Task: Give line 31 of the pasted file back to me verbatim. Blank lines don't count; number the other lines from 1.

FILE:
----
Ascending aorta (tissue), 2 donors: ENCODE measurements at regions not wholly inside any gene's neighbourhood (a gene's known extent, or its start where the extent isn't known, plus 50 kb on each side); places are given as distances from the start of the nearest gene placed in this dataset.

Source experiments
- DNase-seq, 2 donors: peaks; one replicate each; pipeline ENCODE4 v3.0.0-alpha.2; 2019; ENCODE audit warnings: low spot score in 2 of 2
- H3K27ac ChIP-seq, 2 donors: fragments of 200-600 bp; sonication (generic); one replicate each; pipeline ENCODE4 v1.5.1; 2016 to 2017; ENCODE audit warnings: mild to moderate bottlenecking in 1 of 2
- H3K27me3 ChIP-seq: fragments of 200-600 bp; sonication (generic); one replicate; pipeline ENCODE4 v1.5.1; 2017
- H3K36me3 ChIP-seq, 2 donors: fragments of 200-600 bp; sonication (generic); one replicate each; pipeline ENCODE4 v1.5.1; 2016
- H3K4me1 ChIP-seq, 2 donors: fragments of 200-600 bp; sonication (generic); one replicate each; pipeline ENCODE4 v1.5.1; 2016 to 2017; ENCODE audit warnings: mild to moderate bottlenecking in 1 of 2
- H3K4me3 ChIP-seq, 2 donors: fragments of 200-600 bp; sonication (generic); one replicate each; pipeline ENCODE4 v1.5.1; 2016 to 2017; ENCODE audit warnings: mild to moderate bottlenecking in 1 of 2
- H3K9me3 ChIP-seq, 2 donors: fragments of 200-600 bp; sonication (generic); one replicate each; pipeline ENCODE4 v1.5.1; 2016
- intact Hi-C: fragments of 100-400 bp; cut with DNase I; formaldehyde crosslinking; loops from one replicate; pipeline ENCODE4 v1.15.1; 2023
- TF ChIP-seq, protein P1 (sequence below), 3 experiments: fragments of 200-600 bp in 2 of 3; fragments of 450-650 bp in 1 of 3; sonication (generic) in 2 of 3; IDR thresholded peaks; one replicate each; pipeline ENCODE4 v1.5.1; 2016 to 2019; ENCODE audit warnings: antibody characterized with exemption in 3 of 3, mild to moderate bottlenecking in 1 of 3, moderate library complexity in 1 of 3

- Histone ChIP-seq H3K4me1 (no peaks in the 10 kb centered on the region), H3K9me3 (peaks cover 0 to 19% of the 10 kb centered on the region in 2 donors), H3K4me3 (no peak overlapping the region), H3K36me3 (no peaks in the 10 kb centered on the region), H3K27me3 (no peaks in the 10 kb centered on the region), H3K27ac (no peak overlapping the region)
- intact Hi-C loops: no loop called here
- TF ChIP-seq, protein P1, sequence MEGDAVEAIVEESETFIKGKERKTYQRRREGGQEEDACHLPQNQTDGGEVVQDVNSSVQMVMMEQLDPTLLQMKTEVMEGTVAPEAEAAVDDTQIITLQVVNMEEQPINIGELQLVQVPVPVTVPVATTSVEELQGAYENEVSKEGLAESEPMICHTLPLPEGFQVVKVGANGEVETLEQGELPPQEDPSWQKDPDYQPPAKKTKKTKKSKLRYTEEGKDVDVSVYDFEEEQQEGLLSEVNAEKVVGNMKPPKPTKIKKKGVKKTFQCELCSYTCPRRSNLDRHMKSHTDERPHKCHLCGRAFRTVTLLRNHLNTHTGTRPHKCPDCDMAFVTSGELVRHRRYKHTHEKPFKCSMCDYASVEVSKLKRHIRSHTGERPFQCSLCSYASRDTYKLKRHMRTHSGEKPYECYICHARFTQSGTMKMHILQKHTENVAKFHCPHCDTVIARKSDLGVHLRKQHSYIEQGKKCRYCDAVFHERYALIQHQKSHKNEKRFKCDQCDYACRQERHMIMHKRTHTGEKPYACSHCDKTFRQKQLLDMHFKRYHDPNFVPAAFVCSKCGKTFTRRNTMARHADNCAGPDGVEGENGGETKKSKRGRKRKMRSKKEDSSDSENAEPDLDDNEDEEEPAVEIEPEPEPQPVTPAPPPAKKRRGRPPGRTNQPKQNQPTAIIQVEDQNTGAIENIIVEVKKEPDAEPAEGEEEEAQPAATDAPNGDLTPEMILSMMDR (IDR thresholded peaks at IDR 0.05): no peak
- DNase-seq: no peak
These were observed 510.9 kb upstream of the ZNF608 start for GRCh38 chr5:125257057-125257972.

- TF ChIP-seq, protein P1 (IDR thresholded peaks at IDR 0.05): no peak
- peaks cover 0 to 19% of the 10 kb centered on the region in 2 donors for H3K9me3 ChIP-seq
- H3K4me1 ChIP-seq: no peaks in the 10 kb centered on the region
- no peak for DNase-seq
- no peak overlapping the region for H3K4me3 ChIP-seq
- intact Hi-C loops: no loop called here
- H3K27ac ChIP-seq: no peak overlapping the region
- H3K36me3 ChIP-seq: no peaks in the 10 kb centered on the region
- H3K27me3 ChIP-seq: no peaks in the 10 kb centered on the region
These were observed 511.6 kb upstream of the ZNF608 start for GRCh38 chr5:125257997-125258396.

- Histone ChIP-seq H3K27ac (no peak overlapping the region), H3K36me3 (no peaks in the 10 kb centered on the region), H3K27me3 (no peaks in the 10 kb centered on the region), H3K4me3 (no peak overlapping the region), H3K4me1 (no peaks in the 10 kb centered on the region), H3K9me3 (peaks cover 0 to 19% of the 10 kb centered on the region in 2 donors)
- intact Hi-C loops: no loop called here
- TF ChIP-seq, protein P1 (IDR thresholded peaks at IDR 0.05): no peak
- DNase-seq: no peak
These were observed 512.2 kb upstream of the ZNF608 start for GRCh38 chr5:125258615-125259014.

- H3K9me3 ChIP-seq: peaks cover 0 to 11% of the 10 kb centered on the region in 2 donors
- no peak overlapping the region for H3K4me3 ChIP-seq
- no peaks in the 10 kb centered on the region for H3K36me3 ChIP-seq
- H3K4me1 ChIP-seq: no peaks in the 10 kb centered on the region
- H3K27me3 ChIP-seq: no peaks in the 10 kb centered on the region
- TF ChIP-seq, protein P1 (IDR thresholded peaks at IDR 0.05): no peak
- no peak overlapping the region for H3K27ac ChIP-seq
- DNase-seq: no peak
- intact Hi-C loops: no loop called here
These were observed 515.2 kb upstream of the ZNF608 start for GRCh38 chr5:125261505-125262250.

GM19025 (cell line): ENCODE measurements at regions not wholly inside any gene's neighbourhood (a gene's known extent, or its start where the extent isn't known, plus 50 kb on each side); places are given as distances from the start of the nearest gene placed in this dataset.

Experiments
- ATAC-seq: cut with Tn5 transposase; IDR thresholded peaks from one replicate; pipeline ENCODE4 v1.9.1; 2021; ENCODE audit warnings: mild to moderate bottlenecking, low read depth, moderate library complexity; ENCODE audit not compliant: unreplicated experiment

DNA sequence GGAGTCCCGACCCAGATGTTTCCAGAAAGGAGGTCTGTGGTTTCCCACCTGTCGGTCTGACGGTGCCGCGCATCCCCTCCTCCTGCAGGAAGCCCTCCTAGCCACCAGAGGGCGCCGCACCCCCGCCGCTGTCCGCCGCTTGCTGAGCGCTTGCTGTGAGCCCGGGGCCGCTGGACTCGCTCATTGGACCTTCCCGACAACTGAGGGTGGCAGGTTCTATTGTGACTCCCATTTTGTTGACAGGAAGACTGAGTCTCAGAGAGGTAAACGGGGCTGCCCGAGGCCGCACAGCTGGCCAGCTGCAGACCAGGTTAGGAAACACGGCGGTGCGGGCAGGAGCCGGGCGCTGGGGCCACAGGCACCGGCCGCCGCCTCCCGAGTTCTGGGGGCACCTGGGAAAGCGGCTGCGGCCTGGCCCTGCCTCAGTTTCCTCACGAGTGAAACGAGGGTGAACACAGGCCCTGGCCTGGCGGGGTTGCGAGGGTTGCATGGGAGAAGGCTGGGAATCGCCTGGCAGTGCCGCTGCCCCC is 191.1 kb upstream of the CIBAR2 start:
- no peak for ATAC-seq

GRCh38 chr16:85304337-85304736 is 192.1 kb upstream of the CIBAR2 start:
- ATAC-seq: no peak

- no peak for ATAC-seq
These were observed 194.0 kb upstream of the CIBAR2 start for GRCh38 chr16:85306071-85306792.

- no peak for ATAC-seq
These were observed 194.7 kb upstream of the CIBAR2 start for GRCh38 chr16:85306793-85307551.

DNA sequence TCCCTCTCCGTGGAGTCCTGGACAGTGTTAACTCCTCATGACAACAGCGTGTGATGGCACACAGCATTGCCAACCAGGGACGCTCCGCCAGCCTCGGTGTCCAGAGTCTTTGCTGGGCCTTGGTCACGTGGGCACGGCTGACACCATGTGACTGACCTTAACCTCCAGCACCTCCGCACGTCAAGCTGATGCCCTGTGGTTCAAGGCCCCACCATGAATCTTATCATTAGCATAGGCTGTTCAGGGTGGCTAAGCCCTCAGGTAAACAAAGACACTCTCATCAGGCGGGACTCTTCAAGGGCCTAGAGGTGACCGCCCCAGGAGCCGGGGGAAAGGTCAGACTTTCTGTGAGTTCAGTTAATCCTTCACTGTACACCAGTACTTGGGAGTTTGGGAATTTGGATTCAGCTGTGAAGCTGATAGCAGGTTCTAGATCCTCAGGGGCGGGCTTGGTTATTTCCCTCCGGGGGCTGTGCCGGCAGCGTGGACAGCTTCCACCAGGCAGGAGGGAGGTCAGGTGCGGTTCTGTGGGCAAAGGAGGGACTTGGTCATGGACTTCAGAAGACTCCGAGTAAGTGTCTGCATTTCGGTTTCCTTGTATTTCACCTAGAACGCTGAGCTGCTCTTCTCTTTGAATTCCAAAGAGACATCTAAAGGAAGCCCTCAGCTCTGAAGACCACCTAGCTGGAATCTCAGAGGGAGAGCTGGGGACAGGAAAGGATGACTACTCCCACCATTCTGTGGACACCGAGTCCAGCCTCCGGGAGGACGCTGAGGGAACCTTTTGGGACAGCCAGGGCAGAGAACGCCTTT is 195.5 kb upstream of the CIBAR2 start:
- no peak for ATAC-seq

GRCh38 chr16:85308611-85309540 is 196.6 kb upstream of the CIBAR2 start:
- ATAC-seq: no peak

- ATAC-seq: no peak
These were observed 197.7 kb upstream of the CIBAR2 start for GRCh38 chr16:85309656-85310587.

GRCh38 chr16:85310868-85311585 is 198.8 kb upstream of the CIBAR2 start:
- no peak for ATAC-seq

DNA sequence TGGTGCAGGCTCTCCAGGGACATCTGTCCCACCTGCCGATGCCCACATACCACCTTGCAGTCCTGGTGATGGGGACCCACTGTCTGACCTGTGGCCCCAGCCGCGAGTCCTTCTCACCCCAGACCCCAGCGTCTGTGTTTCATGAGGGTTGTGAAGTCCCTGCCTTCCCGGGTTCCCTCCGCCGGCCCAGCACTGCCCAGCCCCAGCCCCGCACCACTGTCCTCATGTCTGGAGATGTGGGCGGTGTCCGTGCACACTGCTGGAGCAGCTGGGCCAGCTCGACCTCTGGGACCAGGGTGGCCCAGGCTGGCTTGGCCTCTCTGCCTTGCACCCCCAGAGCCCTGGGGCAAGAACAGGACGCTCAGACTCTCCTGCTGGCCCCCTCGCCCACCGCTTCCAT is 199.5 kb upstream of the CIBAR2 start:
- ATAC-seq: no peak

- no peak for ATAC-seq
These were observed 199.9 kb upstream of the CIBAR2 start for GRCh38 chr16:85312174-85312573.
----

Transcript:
These were observed 512.2 kb upstream of the ZNF608 start for GRCh38 chr5:125258615-125259014.